How GPS Tracking Works


Vehicle Tracking is a product of taking the triangulation or location data acquired and sending that information back to an end user.  The communication of data might be facilitated by cellular or satellite communication.  Other options include wifi, RFID, or other forms of radio transmissions.  In most cases, vehicle tracking data is stored on a server for users or 3rd party systems to fetch at the appropriate time.


GPS tracking is most commonly rendered on a map or sent to 3rd party systems.  Mapping is usually provided by 3rd party providers such as Bing or Google.  Fleet Tracking Companies consume that data for the purpose of allowing fleet managers to see the history of vehicle travel on maps whereby they can then make business decisions.


You might be wondering how GPS tracking works. This relatively advanced technology uses the satellite-based Global Positioning System (GPS) to provide location information for any object on earth, provided the object is equipped with a receiver.This network of 24 satellites was originally put in place by the US Department of Defense for military operations, but has since been made available for civilian use.

GPS satellites orbit the earth twice daily and transmit signals back to the millions of GPS receivers here on Earth. These receivers use a technique known as triangulation to calculate the receiver user’s exact location.If the receiver is able to pick up signals from four or more of the orbiting GPS satellites, a GPS receiver can calculate the user’s 3D position. When the position is known, the receiver can then calculate other statistics such as speed, route, distance to destination, and more.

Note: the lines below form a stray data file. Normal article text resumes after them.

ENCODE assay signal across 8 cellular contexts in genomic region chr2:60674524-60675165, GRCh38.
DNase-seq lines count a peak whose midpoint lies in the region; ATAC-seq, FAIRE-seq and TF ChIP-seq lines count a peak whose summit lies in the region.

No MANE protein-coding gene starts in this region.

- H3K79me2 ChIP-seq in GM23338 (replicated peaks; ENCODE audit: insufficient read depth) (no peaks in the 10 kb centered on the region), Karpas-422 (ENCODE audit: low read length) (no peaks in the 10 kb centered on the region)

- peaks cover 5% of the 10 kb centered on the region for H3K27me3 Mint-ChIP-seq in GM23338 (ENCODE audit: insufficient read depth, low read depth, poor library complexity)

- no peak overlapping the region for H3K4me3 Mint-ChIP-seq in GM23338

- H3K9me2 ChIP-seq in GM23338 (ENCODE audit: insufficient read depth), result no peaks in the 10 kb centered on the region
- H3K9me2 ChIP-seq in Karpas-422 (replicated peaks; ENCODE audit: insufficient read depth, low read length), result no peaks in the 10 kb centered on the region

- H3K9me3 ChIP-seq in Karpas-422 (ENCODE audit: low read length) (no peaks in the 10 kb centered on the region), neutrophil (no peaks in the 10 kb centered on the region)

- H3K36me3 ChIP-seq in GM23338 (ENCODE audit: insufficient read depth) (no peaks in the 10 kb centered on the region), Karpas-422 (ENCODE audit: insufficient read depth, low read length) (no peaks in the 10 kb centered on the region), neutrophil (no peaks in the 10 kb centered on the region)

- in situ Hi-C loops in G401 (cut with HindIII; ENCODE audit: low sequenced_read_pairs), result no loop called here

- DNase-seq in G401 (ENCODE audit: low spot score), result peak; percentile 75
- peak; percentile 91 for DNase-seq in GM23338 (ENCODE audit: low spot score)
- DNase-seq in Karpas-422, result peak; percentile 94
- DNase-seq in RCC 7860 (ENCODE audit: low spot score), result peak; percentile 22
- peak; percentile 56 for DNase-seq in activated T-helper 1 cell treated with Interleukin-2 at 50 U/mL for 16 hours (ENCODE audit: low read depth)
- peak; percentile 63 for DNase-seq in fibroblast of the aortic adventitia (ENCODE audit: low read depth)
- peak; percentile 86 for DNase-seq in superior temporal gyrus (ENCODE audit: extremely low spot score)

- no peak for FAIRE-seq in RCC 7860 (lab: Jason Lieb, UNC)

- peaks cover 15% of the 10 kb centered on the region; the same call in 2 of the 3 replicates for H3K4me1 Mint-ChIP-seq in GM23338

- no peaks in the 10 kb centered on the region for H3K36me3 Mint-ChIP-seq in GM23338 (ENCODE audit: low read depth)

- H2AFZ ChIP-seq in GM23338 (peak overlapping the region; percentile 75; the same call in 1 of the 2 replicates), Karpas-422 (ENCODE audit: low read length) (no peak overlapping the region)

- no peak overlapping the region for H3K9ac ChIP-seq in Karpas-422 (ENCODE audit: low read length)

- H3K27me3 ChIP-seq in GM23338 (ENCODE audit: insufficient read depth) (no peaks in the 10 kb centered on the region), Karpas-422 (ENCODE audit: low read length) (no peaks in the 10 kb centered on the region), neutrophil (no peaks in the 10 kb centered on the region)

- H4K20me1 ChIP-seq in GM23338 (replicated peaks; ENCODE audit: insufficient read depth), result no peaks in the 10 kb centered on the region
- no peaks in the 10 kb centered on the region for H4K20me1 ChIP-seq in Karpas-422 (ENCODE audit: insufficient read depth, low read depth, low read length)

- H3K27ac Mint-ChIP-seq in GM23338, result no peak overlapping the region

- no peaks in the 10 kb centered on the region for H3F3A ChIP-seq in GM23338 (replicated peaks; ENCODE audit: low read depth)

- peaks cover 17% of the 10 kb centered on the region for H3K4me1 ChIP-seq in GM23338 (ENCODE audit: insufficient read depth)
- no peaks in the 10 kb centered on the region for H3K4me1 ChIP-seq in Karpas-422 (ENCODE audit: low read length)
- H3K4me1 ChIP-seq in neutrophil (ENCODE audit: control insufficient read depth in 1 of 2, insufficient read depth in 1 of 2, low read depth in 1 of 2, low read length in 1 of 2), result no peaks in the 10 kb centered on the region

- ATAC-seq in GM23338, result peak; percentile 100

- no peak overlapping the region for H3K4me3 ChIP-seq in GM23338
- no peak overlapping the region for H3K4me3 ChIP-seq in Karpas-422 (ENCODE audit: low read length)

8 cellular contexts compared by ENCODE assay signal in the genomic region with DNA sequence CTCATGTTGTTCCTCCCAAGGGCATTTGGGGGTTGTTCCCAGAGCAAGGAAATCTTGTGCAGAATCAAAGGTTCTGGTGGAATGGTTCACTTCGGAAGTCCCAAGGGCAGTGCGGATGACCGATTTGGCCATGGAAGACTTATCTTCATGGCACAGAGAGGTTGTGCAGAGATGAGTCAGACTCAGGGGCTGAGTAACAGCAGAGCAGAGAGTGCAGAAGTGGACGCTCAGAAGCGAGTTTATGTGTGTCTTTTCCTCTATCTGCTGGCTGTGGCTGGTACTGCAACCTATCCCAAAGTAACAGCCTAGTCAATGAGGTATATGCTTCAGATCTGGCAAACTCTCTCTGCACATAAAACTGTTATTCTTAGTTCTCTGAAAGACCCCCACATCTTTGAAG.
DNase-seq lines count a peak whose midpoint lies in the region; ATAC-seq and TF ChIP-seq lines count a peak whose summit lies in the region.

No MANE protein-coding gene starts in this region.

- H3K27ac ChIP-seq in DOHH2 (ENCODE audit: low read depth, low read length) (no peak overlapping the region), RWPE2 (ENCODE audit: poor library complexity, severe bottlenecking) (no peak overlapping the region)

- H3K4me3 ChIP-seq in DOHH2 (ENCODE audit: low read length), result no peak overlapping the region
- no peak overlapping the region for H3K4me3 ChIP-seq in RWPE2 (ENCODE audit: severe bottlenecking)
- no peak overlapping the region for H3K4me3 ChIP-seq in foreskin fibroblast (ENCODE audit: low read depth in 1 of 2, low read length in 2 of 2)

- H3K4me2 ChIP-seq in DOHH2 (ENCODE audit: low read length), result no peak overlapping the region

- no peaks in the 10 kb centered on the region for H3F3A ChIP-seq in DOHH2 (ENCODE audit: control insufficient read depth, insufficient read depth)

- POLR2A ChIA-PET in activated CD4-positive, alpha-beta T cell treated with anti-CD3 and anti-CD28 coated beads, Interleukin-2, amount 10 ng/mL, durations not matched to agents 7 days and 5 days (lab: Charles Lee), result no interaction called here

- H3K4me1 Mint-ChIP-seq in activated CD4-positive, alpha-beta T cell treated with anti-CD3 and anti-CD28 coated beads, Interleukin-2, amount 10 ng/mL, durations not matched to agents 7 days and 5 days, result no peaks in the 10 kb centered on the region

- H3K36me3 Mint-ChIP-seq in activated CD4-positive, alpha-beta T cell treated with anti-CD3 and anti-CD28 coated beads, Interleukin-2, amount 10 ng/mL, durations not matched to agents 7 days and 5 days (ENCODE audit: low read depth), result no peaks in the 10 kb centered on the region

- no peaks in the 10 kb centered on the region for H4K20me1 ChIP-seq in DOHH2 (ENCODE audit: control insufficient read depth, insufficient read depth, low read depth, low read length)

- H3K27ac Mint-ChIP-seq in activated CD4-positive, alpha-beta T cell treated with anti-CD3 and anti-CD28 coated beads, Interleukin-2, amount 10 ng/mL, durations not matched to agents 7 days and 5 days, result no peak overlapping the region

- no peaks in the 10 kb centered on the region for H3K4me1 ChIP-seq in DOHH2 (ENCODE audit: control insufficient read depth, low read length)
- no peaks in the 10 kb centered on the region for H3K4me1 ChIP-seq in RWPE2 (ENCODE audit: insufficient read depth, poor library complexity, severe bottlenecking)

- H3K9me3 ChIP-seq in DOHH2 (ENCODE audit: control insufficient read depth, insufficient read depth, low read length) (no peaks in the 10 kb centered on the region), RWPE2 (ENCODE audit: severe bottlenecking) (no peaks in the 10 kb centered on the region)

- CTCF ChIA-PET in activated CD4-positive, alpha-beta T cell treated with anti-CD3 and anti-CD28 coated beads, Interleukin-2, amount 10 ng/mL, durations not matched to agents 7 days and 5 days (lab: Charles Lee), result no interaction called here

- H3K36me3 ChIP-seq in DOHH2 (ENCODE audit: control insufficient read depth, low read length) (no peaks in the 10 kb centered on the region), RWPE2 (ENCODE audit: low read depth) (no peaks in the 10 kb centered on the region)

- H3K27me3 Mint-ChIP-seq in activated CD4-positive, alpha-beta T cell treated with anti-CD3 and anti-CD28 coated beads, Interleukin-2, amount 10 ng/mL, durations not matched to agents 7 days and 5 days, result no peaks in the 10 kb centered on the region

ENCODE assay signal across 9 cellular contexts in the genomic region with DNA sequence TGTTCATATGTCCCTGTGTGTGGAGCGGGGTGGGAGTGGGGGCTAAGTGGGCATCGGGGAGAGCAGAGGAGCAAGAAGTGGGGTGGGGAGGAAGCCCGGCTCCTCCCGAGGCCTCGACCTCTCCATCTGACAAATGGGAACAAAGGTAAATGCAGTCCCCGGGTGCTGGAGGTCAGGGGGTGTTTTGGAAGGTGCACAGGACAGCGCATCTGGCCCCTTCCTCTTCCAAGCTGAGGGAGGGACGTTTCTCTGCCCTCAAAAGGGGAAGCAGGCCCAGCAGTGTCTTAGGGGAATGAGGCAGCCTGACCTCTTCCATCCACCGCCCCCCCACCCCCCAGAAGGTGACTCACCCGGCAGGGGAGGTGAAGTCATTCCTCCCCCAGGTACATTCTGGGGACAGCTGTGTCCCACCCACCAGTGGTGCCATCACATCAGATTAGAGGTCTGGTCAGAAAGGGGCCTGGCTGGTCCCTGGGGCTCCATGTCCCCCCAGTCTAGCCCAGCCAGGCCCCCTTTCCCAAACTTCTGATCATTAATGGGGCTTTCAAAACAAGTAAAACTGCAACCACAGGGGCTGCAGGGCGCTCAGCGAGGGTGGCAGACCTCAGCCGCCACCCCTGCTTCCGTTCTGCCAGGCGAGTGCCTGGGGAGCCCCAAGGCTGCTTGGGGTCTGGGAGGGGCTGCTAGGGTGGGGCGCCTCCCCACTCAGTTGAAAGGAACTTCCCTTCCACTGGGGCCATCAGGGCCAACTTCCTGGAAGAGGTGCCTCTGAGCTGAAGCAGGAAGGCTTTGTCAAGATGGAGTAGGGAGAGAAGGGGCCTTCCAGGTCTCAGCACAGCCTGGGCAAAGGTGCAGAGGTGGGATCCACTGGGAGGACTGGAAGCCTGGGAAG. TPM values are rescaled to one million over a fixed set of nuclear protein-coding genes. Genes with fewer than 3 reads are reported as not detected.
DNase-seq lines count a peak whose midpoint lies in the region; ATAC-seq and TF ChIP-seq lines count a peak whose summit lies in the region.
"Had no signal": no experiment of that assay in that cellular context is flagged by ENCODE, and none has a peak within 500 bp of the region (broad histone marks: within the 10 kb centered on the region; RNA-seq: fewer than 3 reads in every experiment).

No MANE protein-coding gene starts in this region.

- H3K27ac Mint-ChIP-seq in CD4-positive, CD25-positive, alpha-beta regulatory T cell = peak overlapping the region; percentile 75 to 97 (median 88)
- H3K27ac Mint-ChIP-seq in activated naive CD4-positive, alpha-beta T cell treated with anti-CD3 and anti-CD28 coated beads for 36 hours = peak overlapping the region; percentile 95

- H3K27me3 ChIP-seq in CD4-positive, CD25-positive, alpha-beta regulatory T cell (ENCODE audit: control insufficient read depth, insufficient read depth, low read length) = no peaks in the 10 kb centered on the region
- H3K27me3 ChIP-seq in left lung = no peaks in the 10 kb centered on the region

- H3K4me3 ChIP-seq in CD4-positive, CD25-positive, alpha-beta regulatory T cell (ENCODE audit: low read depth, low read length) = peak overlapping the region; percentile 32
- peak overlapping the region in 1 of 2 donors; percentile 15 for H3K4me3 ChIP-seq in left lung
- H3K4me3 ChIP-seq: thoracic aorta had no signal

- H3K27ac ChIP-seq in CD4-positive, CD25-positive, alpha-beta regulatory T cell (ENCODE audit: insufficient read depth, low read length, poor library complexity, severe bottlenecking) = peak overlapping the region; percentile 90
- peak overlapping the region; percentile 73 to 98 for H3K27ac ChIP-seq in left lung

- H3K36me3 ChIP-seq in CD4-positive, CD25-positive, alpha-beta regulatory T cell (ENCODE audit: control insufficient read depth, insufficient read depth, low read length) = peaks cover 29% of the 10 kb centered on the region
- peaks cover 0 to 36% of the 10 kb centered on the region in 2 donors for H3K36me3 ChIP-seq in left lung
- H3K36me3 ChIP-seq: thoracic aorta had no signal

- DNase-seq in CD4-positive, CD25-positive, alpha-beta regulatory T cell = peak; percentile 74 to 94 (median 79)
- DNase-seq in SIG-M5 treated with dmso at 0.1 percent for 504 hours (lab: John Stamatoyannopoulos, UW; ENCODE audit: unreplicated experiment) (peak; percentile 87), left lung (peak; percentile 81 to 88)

Real-Time GPS Tracking Explained

GPS tracking devices collect data internally, then transmit this collected information to a base server via cellular or satellite networks. The server decodes and decrypts the data before storing it. The user is then able to access the data almost instantaneously via a user interface. This could be a desktop application, a web application, a smartphone application, etc. Tracking systems are usually equipped with optional alerts that can be configured to send text messages or emails based on certain events such as geofence violations, unauthorized time of day usage, and many other types of activities. Furthermore, companies then use this data to run reports, schedule routing, integrated fleet dispatching software, fuel card integrations, and much more!

GPS Facts versus Fiction Infographic

Rhino Fleet Tracking Dashboard

Tracking Map

Rhino Fleet Tracking Reporting

GPS Reporting Options